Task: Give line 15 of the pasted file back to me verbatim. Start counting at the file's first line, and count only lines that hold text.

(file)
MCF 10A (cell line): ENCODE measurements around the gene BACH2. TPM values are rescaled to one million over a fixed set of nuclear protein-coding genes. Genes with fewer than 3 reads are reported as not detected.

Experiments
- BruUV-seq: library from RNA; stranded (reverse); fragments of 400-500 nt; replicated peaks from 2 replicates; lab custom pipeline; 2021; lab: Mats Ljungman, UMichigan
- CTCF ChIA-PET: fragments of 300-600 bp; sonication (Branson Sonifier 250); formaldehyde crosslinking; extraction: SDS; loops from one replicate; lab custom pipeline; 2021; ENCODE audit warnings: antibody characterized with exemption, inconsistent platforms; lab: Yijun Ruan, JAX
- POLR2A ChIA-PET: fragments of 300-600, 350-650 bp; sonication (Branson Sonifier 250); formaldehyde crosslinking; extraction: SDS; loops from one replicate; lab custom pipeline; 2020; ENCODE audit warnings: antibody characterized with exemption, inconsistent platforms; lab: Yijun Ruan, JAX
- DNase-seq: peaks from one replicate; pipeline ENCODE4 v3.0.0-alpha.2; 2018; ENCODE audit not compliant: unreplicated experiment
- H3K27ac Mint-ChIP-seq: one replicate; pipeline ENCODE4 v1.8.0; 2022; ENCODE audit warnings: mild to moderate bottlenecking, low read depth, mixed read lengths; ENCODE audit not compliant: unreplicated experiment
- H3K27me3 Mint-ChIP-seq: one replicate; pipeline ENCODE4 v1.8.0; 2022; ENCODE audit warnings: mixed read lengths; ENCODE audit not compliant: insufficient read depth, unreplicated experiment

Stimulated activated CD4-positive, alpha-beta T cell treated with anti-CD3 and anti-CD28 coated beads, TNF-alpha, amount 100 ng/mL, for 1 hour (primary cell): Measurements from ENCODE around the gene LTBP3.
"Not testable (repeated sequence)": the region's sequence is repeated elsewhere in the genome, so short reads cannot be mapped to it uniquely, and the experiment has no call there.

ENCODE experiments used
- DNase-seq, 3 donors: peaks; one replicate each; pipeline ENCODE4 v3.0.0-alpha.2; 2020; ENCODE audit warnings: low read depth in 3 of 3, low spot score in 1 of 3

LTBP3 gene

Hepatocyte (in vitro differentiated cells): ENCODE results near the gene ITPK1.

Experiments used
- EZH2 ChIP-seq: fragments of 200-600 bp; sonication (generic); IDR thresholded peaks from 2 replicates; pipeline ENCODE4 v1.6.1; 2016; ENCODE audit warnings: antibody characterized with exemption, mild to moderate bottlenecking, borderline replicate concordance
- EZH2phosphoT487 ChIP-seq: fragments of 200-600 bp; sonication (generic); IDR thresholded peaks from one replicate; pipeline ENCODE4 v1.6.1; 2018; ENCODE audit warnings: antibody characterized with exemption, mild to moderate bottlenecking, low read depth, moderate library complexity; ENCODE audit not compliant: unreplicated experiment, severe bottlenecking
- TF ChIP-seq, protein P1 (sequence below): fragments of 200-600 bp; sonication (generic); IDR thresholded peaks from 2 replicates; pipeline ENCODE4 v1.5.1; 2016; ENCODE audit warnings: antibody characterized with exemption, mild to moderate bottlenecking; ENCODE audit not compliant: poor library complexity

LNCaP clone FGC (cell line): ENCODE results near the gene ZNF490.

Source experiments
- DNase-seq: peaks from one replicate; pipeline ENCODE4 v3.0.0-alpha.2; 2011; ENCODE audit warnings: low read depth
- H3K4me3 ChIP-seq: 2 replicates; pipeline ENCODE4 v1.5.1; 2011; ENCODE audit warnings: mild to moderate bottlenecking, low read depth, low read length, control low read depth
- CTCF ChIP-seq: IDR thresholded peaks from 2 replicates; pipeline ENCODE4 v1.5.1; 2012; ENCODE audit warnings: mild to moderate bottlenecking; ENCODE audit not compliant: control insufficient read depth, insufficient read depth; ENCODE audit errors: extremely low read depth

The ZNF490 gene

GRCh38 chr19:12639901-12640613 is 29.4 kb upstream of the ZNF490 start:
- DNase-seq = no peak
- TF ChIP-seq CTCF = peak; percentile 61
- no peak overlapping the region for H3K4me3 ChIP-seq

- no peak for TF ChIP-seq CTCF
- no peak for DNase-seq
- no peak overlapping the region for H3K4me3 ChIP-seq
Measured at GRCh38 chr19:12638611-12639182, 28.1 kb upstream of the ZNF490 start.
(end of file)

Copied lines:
Experiments used